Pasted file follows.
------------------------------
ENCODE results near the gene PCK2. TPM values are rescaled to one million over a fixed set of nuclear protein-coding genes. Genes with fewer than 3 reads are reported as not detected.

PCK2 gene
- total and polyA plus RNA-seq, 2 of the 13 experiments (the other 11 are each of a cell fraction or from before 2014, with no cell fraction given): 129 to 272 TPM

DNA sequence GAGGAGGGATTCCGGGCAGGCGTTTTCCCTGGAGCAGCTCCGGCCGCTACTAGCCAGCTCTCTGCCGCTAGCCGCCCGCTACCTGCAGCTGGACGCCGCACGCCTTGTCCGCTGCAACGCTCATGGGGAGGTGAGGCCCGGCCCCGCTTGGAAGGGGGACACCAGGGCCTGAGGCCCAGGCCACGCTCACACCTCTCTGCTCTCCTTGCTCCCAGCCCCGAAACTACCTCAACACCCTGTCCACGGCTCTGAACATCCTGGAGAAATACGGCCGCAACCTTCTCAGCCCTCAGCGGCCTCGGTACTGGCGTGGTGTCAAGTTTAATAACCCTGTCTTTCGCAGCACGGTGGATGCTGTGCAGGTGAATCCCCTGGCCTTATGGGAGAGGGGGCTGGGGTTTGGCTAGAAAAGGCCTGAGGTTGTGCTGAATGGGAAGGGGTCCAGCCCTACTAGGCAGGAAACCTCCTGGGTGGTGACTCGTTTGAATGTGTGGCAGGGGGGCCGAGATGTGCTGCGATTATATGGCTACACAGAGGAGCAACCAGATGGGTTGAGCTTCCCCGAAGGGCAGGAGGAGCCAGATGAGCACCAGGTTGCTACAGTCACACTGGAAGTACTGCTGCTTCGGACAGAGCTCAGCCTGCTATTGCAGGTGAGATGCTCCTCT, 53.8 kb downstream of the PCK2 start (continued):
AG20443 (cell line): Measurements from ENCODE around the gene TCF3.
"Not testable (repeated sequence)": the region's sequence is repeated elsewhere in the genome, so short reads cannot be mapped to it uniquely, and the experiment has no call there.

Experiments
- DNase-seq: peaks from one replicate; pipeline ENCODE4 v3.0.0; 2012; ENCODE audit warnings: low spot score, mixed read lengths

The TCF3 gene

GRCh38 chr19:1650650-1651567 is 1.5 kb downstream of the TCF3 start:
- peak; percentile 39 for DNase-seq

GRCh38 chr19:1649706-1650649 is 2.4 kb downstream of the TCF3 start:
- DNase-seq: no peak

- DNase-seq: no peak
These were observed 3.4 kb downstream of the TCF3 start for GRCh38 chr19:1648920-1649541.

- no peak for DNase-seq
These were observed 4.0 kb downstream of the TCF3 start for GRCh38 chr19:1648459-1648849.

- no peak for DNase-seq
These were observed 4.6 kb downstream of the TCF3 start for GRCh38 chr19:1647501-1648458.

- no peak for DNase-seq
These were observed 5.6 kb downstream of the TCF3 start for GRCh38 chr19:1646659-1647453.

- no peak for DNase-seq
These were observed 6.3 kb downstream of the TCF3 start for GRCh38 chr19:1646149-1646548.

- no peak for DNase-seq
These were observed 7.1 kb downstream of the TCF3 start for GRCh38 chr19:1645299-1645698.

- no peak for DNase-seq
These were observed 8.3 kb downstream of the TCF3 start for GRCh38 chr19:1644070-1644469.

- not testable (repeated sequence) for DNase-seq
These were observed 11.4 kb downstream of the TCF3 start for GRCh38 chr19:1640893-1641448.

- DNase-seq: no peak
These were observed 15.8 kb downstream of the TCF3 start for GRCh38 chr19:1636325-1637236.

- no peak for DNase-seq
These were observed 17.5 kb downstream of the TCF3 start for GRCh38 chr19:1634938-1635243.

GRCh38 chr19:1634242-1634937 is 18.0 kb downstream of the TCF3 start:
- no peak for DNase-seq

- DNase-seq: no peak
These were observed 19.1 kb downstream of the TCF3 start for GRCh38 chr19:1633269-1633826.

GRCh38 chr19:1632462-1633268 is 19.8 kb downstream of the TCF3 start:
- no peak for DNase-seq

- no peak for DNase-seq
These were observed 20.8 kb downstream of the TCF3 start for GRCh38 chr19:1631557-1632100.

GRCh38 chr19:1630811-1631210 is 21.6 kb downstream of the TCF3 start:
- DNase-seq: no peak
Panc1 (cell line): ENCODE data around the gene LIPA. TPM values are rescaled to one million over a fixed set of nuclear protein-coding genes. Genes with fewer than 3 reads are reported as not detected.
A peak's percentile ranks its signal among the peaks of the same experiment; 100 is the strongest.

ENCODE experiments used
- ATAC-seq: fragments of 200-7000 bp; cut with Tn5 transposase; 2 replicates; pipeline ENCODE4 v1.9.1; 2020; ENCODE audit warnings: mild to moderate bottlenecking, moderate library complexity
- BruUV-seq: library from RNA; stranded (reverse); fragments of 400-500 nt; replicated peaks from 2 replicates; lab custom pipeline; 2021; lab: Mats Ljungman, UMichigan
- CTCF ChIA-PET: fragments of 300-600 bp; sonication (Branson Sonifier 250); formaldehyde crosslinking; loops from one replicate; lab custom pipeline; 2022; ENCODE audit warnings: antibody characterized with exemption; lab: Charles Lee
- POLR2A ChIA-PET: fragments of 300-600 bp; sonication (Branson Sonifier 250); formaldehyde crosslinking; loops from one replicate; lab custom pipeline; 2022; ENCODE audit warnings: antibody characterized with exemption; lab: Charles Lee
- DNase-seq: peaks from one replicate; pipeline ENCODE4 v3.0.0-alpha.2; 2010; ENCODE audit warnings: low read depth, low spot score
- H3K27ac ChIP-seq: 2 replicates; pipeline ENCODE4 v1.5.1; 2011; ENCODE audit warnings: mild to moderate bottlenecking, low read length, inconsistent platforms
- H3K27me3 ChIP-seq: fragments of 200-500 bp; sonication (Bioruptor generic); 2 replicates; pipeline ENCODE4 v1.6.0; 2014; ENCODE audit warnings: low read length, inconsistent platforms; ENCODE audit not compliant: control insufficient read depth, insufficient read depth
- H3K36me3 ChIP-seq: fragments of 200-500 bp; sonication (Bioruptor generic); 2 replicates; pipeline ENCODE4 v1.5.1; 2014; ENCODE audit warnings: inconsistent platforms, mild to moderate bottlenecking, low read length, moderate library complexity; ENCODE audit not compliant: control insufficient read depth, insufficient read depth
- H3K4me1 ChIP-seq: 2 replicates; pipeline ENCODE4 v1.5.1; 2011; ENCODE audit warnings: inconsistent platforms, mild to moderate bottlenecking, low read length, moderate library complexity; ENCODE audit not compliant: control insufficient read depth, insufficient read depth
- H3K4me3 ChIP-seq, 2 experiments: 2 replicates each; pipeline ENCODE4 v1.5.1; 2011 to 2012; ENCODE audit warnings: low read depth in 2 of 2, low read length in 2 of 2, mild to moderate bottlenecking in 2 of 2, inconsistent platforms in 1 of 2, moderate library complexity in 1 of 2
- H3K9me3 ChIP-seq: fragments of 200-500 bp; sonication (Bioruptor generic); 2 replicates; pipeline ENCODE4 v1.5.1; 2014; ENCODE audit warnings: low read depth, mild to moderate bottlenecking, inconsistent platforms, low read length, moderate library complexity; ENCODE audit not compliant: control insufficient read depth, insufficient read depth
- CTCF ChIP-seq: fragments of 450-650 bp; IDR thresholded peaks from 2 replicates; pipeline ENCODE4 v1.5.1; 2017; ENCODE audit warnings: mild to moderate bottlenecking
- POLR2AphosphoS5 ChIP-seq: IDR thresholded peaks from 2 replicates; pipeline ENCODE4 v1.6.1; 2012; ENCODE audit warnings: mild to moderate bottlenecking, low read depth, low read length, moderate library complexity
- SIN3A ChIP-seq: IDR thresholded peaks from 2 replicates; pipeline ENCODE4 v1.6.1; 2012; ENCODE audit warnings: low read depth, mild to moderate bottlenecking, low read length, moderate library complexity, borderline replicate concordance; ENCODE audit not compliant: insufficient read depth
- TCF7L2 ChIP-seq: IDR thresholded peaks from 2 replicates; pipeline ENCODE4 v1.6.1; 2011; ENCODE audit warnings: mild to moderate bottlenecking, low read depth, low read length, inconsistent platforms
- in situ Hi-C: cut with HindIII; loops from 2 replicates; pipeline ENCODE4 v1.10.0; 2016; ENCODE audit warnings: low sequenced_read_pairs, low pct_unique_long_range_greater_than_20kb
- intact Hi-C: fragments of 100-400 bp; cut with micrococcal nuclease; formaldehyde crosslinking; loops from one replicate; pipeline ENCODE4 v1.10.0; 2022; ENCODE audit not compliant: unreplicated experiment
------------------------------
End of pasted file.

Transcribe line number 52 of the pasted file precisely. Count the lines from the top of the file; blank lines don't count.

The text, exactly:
- H3K27ac ChIP-seq: 2 replicates; pipeline ENCODE4 v1.5.1; 2011; ENCODE audit warnings: mild to moderate bottlenecking, low read length, inconsistent platforms